Student Guide: How to Pass Your Courses This Semester


With you back in your dorm rooms anticipating another year of frat house parties and other forms of college debauchery, better think of the reason why you’re in college – you’re studying to earn your degree. However, like. But this year’s a good year to revisit good study habits. So here are some study tips to help you pass your courses this semester.

Attend the first class session. Professors would usually hand out the course syllabus and reading list on the first day of classes. Your professor will also most likely elaborate on the course requirements (tests, papers, studies to be done) and the grading scheme for these requirements. Knowing all of these would help you create a battle plan. Knowing which requirements take the bulk of your grade would help you choose which ones to focus on. More importantly, knowing the schedule can help you plot out your schedule for the semester.

Hit the library. Armed with the list of books you’ll be using for the semester, hit the library. It would always be helpful to be the first person to check those books out. Just in case, there are limited copies of the books, you’ll be the first one to get a copy. If you will be using a textbook, go to your college’s bookstore and get them there. Doing a study? Here’s a detailed guide on library research.

Take time to study. Know when to pass off that chugfest at the neighboring dorm. Set aside study time for each of your subjects everyday. Make a killing out of your study time with M.U.R.D.E.R study guide.

Focus on what’s needed. Your reading list may be fifty books long but that doesn’t mean that you have to read and master all of them. Just focus on the sections that would be taken up in class. Always counter-check what you’re reading with your course syllabus. Better yet, summarize what you read in your notes. Focus on the key ideas and the examples. It’s always easier to remember things through examples.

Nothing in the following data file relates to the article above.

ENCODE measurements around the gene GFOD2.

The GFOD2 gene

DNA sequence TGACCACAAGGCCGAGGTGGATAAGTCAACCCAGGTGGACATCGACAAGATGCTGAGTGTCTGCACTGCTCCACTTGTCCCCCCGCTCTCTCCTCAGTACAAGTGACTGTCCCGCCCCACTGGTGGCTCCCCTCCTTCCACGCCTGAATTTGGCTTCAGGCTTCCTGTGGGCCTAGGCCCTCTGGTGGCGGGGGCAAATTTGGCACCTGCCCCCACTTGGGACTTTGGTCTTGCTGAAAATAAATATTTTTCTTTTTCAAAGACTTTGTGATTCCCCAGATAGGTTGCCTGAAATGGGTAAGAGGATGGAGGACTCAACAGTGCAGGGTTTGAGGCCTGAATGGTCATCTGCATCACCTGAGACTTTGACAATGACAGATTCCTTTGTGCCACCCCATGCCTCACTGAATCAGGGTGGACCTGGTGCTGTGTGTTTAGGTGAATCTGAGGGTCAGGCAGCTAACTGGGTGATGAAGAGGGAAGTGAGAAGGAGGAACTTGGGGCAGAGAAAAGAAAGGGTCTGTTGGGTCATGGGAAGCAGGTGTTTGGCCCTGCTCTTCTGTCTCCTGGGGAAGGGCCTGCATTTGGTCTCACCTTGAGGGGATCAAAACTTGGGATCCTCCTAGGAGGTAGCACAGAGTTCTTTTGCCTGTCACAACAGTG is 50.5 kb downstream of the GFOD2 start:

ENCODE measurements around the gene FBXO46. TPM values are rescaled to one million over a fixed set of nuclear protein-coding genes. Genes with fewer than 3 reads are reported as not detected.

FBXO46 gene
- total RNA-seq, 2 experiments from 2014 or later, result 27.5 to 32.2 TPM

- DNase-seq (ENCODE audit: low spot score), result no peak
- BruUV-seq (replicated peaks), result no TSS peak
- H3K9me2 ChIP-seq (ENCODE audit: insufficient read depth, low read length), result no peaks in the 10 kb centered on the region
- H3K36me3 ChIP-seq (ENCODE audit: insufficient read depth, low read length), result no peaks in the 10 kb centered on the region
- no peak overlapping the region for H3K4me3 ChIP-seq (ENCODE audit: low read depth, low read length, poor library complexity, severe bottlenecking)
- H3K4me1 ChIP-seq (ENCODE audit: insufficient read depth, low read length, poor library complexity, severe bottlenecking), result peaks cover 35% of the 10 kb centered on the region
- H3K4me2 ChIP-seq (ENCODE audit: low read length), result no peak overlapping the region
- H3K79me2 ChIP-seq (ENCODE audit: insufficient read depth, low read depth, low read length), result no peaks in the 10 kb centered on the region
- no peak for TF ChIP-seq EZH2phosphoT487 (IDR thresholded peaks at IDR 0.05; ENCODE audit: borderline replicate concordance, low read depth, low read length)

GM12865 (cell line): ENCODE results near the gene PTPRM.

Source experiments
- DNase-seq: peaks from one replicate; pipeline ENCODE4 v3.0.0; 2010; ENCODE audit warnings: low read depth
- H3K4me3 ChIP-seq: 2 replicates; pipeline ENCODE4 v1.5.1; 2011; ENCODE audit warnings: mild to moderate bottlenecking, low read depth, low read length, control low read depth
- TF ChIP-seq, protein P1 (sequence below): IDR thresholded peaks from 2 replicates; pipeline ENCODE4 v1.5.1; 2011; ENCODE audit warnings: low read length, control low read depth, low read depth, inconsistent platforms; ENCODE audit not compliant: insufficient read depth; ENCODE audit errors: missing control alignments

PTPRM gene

Take notes. Lectures can really be boring but that shouldn’t be a reason for you to doze off or skip class. Most professors would base their exams on their lectures. Bring your laptop with you or at least a notebook and pen. Take advantage of technology. Use your MP3 to record the lecture if the professor goes too fast. Get a snapshot of the board after the class is finished.

Pace your work. Specifications and guide questions for academic papers are usually given ahead of time. However, that doesn’t mean that you have a week or two to wait before doing an all-nighter. If you have a week to finish your work, start working on it the day it was assigned. This way you can properly prepare, outline, and flesh out the details. Working on it early gives you ample time to revise or revisit your work and look at it with new perspectives.

Prepare for exams. Ask your professor what type of exam will be given beforehand. Knowing the structure of your exam will help you focus. Objective multiple-type exams would require you to memorize details and are oftentimes the easiest to get away with. Essay type exams would definitely be one of the tougher ones to contend with since your knowledge of the details, capability to phrase them in your own words, and your understanding will be put to test. Here’s a guide to answering essay-type exams.

Relax. All work and no play makes Jack a suicidal college kid. While all of the tips above urges you to go on geek-mode, we’re not stopping you from fun. Besides, college is probably one of the best years in your life. Structuring your schedule and working on your requirements in advance could, in fact, give you a more confortable pace so that you can spend Fridays and weekends partying.